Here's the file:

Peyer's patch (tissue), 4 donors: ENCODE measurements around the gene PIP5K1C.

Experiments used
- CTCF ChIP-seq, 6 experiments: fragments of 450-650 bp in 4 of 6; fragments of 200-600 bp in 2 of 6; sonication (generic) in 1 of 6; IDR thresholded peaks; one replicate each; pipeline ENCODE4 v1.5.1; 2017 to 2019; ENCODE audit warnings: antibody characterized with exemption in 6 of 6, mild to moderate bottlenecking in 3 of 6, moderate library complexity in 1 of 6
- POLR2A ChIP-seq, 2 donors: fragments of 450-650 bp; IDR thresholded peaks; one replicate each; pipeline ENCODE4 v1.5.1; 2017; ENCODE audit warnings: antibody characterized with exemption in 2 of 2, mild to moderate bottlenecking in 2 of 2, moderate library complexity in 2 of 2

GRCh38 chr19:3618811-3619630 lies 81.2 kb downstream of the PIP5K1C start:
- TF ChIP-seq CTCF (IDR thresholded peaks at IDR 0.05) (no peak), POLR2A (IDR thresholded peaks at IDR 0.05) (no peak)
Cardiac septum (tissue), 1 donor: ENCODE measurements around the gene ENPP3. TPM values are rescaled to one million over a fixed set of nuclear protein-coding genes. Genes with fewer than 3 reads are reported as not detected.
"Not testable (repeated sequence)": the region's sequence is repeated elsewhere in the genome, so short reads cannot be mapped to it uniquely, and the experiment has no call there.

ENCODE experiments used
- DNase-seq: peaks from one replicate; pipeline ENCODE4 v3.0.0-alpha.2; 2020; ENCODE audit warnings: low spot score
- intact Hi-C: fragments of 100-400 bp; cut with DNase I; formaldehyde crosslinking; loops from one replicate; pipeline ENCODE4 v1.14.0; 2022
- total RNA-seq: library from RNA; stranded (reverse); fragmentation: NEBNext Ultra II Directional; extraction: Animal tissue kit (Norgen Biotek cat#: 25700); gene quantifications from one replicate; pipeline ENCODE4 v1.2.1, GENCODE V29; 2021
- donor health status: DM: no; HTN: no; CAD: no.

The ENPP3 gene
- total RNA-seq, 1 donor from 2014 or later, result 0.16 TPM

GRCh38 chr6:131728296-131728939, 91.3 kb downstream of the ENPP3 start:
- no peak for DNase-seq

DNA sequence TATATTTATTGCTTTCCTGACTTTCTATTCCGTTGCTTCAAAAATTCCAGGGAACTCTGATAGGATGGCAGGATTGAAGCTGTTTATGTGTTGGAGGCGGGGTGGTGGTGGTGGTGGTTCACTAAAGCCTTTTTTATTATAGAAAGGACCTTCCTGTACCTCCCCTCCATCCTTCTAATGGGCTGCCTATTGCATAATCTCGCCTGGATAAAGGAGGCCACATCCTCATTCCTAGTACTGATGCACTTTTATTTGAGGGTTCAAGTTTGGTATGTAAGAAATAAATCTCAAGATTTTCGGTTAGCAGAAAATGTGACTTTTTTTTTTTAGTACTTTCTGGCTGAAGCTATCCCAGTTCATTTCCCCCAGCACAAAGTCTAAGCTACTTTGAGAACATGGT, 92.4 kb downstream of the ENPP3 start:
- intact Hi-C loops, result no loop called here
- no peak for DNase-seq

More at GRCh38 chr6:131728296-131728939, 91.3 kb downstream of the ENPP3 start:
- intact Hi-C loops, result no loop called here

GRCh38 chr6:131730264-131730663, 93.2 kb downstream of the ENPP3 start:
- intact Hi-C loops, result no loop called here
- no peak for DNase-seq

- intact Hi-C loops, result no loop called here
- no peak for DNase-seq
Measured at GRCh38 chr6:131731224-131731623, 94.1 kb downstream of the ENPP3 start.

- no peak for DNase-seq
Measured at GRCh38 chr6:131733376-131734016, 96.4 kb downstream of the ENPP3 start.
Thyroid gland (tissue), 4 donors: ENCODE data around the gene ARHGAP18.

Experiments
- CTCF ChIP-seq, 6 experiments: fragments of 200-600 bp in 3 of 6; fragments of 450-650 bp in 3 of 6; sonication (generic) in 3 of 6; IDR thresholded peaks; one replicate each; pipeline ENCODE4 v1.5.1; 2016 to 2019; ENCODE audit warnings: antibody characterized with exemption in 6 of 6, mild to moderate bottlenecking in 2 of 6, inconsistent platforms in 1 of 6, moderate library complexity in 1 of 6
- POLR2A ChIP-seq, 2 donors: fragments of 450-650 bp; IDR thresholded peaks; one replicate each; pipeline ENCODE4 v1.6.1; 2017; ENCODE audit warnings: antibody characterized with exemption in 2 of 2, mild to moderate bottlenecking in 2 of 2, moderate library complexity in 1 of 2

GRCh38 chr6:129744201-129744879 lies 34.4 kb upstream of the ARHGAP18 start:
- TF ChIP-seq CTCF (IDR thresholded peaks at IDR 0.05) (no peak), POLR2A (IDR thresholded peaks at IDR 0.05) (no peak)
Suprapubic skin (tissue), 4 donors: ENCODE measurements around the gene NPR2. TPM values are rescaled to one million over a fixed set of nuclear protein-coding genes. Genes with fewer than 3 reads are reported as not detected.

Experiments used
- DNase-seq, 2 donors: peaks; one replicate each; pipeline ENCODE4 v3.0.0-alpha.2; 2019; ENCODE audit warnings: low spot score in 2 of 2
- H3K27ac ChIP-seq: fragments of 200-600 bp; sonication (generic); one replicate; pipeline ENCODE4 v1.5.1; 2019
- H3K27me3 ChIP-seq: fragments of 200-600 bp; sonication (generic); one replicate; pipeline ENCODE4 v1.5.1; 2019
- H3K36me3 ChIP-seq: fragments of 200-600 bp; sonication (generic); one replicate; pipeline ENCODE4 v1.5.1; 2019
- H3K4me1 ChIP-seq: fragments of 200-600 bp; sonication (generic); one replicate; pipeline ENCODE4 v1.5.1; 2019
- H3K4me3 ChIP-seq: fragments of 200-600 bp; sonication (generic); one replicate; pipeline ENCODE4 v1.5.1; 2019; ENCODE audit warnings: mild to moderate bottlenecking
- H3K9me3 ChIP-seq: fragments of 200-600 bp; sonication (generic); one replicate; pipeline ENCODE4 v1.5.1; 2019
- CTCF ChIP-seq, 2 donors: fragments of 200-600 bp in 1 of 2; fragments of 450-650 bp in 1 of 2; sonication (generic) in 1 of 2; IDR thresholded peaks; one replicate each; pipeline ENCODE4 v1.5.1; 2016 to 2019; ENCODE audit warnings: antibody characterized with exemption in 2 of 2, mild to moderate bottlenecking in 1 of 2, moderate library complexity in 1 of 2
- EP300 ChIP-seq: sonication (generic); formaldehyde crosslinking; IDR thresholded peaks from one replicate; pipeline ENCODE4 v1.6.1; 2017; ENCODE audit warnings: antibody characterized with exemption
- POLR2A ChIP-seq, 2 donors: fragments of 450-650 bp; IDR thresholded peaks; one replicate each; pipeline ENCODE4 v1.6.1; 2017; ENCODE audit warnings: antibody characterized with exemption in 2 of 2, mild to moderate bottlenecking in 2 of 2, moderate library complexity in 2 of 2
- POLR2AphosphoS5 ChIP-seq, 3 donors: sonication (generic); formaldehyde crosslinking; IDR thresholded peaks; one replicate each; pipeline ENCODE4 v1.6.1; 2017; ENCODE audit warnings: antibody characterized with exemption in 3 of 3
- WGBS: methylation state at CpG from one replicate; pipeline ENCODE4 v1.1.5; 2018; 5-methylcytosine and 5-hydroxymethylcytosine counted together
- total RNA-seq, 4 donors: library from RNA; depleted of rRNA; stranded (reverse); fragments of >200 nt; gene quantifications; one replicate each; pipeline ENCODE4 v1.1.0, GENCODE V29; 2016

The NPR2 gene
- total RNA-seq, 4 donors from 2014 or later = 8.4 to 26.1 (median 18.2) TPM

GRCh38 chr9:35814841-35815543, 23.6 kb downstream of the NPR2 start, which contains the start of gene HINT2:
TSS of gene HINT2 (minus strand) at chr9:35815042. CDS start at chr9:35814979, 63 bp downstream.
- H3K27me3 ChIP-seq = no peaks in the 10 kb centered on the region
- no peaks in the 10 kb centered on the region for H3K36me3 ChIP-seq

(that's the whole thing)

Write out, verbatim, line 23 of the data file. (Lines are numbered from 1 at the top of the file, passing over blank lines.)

GRCh38 chr6:131730264-131730663, 93.2 kb downstream of the ENPP3 start: